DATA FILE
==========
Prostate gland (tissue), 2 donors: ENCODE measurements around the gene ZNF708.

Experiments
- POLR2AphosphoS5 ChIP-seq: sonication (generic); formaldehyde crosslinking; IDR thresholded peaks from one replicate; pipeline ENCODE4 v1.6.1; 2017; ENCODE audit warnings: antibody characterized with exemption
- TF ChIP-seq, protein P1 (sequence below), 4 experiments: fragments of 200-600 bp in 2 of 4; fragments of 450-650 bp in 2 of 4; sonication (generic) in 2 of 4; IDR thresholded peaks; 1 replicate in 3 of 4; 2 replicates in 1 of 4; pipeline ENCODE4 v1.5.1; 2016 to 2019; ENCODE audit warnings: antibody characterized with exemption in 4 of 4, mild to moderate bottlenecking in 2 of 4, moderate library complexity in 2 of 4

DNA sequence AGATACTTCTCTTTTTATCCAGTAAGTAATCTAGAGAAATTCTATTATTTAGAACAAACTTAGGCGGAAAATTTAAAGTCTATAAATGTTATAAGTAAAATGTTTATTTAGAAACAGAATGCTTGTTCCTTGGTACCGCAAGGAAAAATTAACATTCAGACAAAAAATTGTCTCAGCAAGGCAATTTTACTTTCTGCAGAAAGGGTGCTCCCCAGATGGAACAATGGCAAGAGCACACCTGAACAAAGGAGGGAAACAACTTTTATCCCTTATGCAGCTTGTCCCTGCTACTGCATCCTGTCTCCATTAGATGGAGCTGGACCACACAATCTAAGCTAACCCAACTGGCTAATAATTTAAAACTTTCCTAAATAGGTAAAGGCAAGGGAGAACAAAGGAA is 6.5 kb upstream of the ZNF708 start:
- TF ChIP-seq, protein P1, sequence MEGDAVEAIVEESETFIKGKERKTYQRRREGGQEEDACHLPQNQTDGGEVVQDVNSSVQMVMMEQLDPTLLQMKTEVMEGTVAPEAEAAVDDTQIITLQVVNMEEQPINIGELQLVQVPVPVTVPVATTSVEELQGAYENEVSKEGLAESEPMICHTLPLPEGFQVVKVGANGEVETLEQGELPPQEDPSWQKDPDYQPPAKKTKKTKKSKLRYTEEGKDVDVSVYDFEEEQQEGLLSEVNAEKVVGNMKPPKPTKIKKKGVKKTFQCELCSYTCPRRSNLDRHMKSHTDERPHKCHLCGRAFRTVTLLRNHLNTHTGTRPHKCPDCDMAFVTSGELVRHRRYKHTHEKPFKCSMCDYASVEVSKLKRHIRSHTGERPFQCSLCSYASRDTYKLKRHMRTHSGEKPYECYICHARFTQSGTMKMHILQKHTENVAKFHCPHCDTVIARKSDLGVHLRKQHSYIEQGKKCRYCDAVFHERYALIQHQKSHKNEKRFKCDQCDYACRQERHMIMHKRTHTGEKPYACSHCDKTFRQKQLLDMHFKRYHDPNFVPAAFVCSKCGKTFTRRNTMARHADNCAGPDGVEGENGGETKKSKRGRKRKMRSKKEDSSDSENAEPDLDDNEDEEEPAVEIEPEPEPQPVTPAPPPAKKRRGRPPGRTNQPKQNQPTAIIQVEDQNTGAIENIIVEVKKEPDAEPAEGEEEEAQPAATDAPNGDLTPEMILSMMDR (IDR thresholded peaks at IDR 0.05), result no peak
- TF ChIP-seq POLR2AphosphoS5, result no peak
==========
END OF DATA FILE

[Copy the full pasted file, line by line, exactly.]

Prostate gland (tissue), 2 donors: ENCODE measurements around the gene ZNF708.

Experiments
- POLR2AphosphoS5 ChIP-seq: sonication (generic); formaldehyde crosslinking; IDR thresholded peaks from one replicate; pipeline ENCODE4 v1.6.1; 2017; ENCODE audit warnings: antibody characterized with exemption
- TF ChIP-seq, protein P1 (sequence below), 4 experiments: fragments of 200-600 bp in 2 of 4; fragments of 450-650 bp in 2 of 4; sonication (generic) in 2 of 4; IDR thresholded peaks; 1 replicate in 3 of 4; 2 replicates in 1 of 4; pipeline ENCODE4 v1.5.1; 2016 to 2019; ENCODE audit warnings: antibody characterized with exemption in 4 of 4, mild to moderate bottlenecking in 2 of 4, moderate library complexity in 2 of 4

DNA sequence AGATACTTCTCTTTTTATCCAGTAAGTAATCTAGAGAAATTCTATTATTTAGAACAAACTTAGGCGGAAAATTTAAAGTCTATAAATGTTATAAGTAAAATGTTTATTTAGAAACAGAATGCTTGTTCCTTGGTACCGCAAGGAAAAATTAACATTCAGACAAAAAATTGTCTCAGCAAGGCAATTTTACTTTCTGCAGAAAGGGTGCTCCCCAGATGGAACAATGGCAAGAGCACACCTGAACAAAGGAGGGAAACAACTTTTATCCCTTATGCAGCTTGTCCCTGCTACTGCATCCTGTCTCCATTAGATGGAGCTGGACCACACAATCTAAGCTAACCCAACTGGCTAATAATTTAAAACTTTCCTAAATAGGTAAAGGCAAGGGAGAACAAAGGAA is 6.5 kb upstream of the ZNF708 start:
- TF ChIP-seq, protein P1, sequence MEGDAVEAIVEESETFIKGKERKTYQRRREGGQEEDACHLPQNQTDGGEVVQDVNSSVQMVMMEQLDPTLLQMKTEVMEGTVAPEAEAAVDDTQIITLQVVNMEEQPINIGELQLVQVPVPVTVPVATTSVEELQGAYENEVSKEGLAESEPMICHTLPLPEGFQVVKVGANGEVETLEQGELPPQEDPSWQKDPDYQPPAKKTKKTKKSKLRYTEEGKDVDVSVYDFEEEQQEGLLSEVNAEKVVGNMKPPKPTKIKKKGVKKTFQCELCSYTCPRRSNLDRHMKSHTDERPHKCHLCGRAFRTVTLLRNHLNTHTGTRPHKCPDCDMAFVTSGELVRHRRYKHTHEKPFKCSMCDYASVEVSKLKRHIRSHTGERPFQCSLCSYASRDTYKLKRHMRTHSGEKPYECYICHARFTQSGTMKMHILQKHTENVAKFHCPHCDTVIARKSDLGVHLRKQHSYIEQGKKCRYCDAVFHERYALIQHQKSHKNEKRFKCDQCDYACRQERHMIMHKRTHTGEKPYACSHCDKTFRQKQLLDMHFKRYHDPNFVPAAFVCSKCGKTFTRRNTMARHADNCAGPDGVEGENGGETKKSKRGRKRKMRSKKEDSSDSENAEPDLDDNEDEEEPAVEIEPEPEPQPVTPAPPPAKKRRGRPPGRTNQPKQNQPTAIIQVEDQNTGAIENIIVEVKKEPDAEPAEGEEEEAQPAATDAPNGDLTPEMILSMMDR (IDR thresholded peaks at IDR 0.05), result no peak
- TF ChIP-seq POLR2AphosphoS5, result no peak